Recently I’ve had several friends complain about the inconvenience of serving on jury duty. I actually think jury duty is a fundamental responsibility for every citizen.
The history of the jury system is both noble and infamous (and well documented in “We the Jury” by Jeffrey Abramson). Jurors in Athens sentenced Socrates to death. In England, jurors chose to go to jail rather than convict William Penn. Juries helped burn women at the stake in Salem, Massachusetts but resisted witch hunts during the dark days of the McCarthy era.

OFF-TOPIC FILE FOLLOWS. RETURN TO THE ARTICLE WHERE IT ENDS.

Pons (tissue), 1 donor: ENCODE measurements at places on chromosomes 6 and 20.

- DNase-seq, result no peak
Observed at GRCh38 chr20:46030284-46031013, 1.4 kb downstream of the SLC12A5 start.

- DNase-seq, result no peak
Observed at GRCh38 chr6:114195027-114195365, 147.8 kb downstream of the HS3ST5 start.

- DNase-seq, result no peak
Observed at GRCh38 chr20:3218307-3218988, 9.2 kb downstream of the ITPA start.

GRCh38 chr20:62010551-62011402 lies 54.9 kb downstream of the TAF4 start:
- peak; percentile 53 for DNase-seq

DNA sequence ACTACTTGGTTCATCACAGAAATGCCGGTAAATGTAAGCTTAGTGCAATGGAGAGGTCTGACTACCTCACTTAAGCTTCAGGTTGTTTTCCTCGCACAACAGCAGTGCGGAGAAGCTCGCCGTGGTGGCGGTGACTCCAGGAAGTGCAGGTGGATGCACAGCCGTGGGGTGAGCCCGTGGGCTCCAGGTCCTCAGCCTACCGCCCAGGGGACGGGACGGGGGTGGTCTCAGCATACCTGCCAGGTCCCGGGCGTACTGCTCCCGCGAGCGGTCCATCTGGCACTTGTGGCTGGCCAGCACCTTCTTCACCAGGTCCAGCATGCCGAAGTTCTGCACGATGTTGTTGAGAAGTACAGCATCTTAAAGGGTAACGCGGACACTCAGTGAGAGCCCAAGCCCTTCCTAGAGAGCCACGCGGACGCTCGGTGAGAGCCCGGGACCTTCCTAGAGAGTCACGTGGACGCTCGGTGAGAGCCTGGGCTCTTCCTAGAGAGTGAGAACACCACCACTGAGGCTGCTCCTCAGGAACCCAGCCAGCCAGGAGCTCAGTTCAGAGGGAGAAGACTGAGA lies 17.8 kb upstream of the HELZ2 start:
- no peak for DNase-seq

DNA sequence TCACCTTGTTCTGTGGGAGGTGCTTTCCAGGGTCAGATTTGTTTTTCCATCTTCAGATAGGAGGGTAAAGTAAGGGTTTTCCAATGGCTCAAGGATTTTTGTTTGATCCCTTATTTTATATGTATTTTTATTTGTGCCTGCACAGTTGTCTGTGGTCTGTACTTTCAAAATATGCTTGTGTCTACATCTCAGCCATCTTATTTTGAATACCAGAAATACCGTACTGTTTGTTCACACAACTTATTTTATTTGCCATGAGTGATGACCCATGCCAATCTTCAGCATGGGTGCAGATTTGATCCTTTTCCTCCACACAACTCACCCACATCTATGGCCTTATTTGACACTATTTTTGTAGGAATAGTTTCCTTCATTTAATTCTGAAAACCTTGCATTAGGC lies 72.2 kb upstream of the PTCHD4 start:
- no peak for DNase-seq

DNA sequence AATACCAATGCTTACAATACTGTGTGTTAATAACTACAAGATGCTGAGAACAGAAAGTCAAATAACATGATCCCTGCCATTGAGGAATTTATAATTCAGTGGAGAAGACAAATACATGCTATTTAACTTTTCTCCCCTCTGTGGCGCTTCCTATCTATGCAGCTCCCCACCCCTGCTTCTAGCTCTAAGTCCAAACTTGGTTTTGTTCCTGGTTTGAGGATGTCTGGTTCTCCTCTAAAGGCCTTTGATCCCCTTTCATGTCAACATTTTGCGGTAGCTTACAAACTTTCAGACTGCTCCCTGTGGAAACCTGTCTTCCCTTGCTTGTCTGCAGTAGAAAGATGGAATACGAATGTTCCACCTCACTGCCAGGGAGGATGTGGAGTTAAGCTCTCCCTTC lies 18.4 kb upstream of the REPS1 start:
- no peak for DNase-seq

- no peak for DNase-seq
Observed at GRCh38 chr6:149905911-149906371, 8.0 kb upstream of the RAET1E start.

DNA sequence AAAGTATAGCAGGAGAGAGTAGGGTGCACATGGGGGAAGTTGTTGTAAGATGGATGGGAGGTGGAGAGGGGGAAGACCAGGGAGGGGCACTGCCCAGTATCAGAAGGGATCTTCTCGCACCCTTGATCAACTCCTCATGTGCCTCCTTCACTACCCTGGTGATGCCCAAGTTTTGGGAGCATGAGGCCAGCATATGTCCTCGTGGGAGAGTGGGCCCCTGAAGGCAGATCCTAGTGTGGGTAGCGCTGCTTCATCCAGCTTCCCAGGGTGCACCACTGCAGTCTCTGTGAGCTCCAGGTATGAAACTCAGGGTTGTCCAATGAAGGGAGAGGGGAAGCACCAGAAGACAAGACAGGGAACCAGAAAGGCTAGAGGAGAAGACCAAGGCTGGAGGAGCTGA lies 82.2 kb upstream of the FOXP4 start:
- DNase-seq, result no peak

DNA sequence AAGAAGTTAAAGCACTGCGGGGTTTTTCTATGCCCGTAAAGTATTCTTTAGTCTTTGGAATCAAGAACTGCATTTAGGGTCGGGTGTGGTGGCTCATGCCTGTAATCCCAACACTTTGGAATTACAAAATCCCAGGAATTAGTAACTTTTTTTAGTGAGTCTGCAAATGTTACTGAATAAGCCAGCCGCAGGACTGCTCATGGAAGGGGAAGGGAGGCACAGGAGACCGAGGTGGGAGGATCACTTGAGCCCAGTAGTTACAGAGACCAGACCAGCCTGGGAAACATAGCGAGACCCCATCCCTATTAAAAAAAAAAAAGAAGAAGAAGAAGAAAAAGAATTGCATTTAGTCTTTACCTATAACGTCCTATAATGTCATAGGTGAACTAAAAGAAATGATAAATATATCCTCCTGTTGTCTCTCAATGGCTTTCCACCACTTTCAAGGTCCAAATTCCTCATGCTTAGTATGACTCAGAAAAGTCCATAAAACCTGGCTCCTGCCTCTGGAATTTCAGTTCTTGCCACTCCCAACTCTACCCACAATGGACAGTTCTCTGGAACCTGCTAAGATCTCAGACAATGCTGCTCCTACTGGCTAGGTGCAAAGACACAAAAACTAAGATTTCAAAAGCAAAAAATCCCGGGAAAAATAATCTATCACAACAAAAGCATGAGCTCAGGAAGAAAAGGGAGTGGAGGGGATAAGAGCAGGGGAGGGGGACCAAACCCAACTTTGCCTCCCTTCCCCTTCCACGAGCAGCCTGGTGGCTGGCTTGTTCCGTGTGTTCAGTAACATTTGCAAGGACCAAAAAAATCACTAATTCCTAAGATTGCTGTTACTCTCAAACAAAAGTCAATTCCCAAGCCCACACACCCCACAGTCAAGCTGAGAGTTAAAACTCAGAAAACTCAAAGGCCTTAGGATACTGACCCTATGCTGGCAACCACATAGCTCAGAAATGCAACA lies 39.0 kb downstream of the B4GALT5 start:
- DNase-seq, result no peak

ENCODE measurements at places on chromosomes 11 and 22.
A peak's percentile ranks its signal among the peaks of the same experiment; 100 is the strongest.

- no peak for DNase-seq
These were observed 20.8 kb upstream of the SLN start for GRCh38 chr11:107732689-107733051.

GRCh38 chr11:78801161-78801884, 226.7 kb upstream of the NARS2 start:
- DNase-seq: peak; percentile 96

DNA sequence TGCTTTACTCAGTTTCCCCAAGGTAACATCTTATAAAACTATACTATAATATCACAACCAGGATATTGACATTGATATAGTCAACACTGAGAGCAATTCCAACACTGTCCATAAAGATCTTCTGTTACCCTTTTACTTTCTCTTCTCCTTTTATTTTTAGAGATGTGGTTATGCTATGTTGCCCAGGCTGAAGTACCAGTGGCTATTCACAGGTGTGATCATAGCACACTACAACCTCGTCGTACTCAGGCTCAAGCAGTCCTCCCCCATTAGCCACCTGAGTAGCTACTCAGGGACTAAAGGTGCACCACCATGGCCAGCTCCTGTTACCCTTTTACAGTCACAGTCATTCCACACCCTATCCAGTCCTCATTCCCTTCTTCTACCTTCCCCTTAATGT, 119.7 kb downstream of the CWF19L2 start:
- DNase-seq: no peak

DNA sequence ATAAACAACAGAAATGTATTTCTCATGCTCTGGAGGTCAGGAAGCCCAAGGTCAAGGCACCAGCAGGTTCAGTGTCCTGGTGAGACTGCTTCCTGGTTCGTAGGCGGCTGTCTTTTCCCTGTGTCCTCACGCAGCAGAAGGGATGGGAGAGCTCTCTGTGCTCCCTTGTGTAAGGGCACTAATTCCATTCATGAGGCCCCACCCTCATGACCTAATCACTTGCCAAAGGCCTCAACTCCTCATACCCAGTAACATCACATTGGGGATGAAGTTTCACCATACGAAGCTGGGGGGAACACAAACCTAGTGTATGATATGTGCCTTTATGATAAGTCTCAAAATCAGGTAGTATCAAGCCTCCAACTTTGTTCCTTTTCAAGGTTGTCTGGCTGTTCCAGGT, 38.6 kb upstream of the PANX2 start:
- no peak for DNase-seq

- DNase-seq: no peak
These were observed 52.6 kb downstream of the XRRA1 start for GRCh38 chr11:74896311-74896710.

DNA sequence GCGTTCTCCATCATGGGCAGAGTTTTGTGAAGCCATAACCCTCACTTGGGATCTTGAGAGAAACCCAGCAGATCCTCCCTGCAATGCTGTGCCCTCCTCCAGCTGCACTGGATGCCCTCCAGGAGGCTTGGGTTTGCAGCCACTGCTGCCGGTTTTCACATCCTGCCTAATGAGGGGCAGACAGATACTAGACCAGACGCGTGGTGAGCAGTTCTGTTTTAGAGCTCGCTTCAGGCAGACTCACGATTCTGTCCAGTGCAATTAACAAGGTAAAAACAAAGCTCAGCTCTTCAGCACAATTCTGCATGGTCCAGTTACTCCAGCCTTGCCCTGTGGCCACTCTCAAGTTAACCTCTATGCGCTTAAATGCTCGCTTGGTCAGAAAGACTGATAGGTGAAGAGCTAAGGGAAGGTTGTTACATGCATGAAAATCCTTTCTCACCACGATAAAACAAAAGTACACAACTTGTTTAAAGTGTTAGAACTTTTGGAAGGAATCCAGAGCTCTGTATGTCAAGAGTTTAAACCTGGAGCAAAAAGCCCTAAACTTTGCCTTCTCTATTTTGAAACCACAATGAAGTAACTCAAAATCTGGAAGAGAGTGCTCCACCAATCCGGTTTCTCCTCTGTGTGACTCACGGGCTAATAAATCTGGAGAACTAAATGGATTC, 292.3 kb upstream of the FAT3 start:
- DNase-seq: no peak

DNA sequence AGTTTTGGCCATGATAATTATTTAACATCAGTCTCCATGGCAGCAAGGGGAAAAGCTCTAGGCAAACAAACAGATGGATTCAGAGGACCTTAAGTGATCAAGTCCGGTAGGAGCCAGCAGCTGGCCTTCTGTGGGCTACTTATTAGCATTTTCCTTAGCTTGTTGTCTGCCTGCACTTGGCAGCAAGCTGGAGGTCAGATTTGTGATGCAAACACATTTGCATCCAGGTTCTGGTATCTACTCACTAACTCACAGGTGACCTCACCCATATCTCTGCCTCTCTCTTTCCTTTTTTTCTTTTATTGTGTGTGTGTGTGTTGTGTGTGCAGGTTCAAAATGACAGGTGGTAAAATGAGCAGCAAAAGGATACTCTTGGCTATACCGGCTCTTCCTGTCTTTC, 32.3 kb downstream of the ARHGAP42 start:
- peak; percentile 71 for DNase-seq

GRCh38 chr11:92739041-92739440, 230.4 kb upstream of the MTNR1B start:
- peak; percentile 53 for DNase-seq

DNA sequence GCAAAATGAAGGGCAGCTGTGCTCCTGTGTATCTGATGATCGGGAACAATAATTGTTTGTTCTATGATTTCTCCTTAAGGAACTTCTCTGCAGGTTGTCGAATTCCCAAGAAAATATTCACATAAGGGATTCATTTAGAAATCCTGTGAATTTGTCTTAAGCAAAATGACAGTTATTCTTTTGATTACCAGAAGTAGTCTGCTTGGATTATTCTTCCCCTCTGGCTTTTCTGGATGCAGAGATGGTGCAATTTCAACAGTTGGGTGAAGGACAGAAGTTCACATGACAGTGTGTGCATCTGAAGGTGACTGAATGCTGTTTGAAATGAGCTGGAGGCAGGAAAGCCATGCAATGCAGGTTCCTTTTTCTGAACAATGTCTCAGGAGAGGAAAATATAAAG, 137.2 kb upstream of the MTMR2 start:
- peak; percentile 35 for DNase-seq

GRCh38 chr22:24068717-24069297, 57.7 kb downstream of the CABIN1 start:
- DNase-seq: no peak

The Magna Carta provided for jury trials back in 1215. The sixth amendment to the U.S. Constitution guarantees criminal defendant’s the right to a jury trial. It is widely accepted that a jury provides citizens with the opportunity to bring their values into judicial proceedings. Citizens are on the front lines of justice and criminal law.
Alexis de Tocqueville claimed that jury trials educate citizens about self-government. In this era of cynicism, I believe many of our fellow citizens could use a little education. By participating in this occasionally inconvenient but crucial civil duty, you perform a sacred act. You shape our very society.